Unclogging the Real Estate Market

June 28, 2009

By Janet Walgren

I’m sorry that I’ve neglected this blog for quite some time now. My daughter and I have been trying to find the perfect house to buy. With all the houses on the market, you’d think that would be a simple task. We are pre-approved for more than an adequate amount of money. We have our down payment. Our credit scores are terrific. We are motivated to buy… so what is the problem? Answer… the listing agent, the seller or the seller’s bank!

It is time for folks to get a reality check.

Imagine you own a 1996 Geo Metro with 250,000 miles on it. You are ready to get a new car. The used car lot says, “We’ll list it for $125,000″ and you say”_______???” If you said, “Great!!!,” you need a reality check. It doesn’t matter what “equity” some fool told you that you had accumulated over time. Truth is, the car is old. It is worn out. It needs rehabbed, renovated, restored and the cost of the rehab is more than the car is worth.

If you start shopping for a $125,000 replacement car, you need a mental evaluation.

If no one buys your car… what do you expect? Even if you were fool enough to pay more, or expect more, than the car was worth, do you expect the world is full of greater fools?

On the flip side:

The world is full of bargain hunters. Listing agents know this. Now, imagine the above Geo Metro was advertised for $50 dollars. You were looking at a similar car. It was clean, had less mileage and was still a bargain for $1000. You are one of two bidders and you are in the top position. You decide to relinquish your position and take the $50 dollar car so you can save for a new car. But, when you go to pay for the car, the dealer says, “I’m sorry, the bank wants $2,500 for the car.”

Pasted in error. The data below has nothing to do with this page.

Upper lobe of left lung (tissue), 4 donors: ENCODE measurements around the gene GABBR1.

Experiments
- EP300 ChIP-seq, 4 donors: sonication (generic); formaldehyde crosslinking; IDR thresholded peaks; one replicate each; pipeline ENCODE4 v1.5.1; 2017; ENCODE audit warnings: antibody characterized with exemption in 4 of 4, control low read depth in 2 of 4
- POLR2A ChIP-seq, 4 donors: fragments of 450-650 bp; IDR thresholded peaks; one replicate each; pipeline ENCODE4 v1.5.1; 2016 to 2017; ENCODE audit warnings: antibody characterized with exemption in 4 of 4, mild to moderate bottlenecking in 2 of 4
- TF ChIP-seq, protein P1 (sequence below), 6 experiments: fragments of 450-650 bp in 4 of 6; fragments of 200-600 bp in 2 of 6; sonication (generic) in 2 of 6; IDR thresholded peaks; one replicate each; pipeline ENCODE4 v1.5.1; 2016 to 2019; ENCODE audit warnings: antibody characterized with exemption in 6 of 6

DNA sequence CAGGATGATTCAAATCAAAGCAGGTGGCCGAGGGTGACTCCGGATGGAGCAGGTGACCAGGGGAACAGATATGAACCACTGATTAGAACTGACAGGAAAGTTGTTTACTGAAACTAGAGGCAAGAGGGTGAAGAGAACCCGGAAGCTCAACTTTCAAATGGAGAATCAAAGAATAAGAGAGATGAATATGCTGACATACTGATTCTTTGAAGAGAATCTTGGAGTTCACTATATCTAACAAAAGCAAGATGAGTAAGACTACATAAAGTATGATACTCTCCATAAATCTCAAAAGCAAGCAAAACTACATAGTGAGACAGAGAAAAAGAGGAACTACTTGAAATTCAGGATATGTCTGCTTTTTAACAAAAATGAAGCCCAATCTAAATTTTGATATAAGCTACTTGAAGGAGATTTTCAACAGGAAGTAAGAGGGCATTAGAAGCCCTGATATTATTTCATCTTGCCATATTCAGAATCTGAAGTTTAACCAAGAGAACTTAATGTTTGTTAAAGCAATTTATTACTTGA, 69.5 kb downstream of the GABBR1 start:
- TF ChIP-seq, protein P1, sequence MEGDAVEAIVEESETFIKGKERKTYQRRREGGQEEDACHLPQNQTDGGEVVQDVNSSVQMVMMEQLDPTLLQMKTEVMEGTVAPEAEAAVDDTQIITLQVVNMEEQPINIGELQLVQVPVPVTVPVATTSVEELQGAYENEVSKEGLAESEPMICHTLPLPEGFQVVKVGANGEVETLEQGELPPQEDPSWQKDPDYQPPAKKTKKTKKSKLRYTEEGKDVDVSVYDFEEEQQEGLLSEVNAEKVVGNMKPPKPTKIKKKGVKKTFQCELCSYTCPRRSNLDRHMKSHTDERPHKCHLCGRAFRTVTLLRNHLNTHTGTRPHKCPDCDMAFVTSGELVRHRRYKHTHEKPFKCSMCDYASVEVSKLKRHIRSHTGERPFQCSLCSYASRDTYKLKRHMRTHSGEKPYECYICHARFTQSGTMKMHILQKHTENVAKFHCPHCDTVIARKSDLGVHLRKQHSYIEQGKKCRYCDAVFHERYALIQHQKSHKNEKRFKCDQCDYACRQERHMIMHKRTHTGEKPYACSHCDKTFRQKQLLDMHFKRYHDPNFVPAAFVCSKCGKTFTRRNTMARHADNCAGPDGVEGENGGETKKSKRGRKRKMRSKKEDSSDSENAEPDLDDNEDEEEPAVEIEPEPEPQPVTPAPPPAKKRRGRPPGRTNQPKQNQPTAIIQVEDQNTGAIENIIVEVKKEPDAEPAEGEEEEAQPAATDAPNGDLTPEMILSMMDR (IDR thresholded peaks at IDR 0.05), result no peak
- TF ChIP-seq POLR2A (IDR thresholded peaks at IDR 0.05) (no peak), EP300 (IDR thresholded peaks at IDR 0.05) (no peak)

About that time you want to scream. You decide that the dealer is involved in fraudulent advertising and you call the Better Business Bureau. Apply this scenario to the short sale housing market.

Don’t you think a seller and the seller’s bank should be required to list the actual price they are willing to take for the property. Some potential buyers wait for up to 9 months only to find out that the bank holding the note said no. In the meantime, other honest sellers are waiting to sell their homes and end up in foreclosure because a potential buyer was sidelined.

I think it should be illegal to post a bogus asking price and that anyone doing so should be charged with fraud. I also think banks refusing to sell properties that have legitimate offers should be barred from bidding for the property when it goes to auction and barred from getting deficiency judgments on the foreclosed owner.


House Hunting

April 11, 2009